Gary J. Beach

Finding our next Sputnik

By Gary J. Beach
October 26, 2008
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I REMEMBER the evening star-gazing walks as if they were yesterday. But they weren't. It was 51 years ago this fall when my father would take my brothers and me outside after dinner to look skyward to see the basketball-sized Soviet satellite Sputnik streak majestically in the heavens on a northwest-to-southeast course.

Washington's reaction to Sputnik ("traveling companion" in Russian) was hardly paternal. Sputnik hurt America's pride, but the R-7 intercontinental ballistic missile that launched the satellite into space threatened America's national security. President Dwight Eisenhower and Congress responded forcefully in 1957 by quadrupling funds for the National Science Foundation, creating NASA, and, as an unintended national consequence, ushering in 30 years of American domination of the global information-technology industry.

Five years after Eisenhower's actions, an American MIT professor named J.C.R. Licklider wrote an essay where he envisioned an "intergalactic computer network." Seven years later, thanks to American computer scientists Bob Kahn, Leonard Kleinrock, Larry Roberts, and Vint Cerf, the "intergalactic computer network" became the Internet.

During this era, Americans led other information-technology inventions. Kenneth Olsen founded Massachusetts-based Digital Equipment Corporation that made the minicomputer a global staple of corporate computer networks. American Ed Roberts invented the Altair 8800, the first microcomputer, and other Americans like MIT graduate Bob Metcalfe invented Ethernet, still the standard for enterprise networks.

American-led IT invention, however, hit a digital wall around 1990, and most of the world's leading tech inventions since then have been by non-Americans.

The WorldwideWeb, acclaimed by many as the most important human invention since the printing press, was invented in 1991 by Sir Tim Berners-Lee, a British citizen. Three Canadian computer science majors at McGill University invented the concept of Internet search in 1990, six years before Google came to market. Linux, the world's leading open source software derivative, was invented in 1991 by Lars Torvald, a Finnish scientist.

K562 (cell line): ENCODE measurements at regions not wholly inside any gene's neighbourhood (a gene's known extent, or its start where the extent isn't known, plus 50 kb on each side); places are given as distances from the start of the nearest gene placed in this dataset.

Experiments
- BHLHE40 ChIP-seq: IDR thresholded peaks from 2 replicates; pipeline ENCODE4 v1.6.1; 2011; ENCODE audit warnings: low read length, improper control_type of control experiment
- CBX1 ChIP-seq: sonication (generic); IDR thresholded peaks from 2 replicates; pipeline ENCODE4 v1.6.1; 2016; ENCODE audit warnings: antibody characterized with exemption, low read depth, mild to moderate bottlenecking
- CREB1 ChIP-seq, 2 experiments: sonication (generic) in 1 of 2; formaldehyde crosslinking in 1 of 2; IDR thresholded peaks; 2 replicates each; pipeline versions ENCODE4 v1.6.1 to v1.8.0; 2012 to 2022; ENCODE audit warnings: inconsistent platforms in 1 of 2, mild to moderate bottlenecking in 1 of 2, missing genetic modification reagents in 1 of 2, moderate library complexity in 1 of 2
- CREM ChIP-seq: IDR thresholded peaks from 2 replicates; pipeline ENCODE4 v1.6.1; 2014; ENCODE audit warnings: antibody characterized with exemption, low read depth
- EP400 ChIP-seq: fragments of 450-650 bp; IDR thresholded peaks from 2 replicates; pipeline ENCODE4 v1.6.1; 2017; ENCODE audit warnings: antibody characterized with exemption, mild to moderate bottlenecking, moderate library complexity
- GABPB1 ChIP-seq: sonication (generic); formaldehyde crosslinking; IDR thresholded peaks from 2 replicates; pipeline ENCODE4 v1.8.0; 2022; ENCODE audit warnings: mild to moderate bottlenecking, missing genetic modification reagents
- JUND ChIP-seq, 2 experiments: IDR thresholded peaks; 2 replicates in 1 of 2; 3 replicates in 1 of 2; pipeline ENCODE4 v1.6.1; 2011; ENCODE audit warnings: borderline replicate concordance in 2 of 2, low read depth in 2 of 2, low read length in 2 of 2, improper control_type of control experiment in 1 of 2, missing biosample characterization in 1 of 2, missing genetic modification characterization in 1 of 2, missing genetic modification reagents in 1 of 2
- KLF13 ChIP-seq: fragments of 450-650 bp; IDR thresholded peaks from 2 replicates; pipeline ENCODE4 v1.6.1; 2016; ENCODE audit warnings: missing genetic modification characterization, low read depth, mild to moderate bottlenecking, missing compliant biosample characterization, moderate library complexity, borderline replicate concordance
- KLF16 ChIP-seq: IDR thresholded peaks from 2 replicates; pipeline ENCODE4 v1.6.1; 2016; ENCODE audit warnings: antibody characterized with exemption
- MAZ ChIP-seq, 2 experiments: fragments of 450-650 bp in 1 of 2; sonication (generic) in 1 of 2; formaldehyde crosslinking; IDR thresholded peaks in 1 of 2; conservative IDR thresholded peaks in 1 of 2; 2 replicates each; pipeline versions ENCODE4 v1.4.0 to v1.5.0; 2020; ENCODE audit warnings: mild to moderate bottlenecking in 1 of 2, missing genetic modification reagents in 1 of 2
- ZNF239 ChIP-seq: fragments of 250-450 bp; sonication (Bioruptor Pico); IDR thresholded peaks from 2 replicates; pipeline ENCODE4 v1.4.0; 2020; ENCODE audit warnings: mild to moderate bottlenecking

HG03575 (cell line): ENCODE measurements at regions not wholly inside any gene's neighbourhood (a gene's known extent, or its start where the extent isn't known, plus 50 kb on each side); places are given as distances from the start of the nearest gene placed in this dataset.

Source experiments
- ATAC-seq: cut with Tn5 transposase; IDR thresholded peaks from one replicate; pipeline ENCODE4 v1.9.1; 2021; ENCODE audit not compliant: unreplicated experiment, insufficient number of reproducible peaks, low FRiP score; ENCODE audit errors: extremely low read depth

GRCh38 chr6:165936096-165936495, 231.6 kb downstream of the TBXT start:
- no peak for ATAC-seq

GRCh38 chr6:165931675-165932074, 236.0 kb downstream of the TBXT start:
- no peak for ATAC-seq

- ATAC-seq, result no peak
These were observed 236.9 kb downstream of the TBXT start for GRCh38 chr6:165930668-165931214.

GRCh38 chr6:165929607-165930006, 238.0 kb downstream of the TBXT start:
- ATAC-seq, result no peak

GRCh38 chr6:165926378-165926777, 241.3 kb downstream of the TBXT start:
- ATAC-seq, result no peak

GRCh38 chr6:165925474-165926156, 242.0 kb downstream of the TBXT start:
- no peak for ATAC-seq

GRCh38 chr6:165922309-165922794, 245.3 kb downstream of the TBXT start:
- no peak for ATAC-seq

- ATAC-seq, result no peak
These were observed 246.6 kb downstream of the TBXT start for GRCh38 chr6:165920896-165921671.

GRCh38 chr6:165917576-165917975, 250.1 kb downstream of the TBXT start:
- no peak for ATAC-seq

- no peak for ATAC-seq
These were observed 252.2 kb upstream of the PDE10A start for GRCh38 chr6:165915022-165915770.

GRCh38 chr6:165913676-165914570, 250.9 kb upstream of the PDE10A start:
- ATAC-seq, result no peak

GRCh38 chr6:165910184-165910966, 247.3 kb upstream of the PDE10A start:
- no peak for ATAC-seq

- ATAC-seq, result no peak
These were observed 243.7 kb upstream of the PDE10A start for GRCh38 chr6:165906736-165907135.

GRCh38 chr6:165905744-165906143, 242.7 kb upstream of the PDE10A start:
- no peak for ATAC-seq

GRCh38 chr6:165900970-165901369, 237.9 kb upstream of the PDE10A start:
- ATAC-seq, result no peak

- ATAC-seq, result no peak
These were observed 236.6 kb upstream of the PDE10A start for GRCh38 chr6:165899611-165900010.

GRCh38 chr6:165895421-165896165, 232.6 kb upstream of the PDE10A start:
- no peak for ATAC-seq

Marc Andreesen, the University of Illinois at Urbana student who conceived the popular Internet browser Netscape in 1994, stands atop a short list of truly important post-1990 American-led IT invention.

Some might say who cares who invented what, as long as it works!

And that might be OK if it weren't for the haunting theory of an obscure 20th-century Japanese historian/physicist named Mitsutomo Yuasa. In 1962, Yuasa wrote an essay entitled "The Shifting Center of Scientific Activity in the West." The 43-page essay presented compelling data that claimed every 80 to 100 years the "center" of scientific activity in the West shifted from one country to another.

Yuasa starts his analysis in 15th-century Italy, which led, according to Yuasa, world science from 1540 to 1610. Yuasa's "centers" then shift to England (1660-1730), France (1770-1830), Germany (1810-1920), and finally to the United States (1920-present).

Yuasa's theory predicts America's pivotal shift period will be 2000-2020. The evidence cited here suggests the shift is well underway.

Sheik Ahmed Zaki Yamani, in warning Arab oil ministers in the 1970s about shifts in the oil business, said "the Stone Age didn't end for lack of stones." Likewise, America's unchallenged global leadership of the information technology age didn't end because of the lack of information, or technology. It ended because Americans lost interest in careers in science, technology, engineering, and math. Perception is reality. Fifty years ago, American engineers and scientists were plastic-pocket-protector gods. In today's Facebook era, they are geeks with horn-rimmed glasses.

Yuasa's nearly 500-year-old shift theory is proving out again. The United States will never again be the unquestioned leader in information technology. And that's OK.

America has, at most, 12 years to figure out what the coming "shift" is and prepare for it. If we don't, our nation will suffer significant economic, social, and national-security repercussions for decades to come.

We need to find our 21st-century Sputnik, and we need to find it fast.

Gary J. Beach is publisher emeritus of CIO Magazine.

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